Brazil's Rousseff "quite anguished" over inflation
SAO PAULO, June 13 (Reuters) - Brazilian President Dilma Rousseff said she was "quite anguished" over the country's rising inflation rate and said her government would do "the possible and the impossible" to rein in prices.
In an interview with Globo TV broadcast on Saturday, she also said the government needed to conclude its fiscal adjustment plan as fast as possible to overcome a "temporarily difficult" economic situation.
"I'm quite anguished over inflation, I believe this is one of the things that worry me the most," Dilma said.
"I know this is temporary but I also know that ... it affects people's daily lives."
Brazil's consumer inflation hit an 11-year peak of 8.47 percent in May and economists say it may accelerate further before easing under pressure from an aggressive monetary policy campaign.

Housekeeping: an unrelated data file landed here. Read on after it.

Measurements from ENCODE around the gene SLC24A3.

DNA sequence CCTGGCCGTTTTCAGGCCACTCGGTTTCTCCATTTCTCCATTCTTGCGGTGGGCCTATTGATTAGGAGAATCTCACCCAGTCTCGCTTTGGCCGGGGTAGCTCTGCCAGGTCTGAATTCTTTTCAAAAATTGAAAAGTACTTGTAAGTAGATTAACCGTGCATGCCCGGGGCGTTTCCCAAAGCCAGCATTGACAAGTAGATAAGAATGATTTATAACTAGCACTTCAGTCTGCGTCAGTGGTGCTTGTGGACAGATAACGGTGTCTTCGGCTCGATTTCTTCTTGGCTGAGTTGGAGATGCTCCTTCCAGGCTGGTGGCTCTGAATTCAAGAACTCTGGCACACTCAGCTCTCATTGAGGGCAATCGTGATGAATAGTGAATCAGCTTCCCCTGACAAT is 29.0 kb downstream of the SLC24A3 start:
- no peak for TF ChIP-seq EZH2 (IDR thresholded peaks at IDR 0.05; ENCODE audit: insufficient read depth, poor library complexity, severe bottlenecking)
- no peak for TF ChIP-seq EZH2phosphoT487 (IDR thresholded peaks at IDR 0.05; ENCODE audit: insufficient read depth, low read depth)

To bring inflation back to an official 4.5 percent target by the end of 2016, the central bank is expected to further raise the benchmark Selic rate in coming months.
Brazil's interest rates are already at 13.75 percent, the highest since January 2009.
"I'm worried because I think we'll have to make a huge effort. And I want to say this: we will do the possible and the impossible for Brazil to have a very stable inflation rate again, within the target," Rousseff said.
She said inflation was expected to come down by the end of the year but also cautioned that this depended on factors outside the government's control. (Reporting by Eduardo Simoes, writing by Walter Brandimarte; Editing by Gareth Jones)
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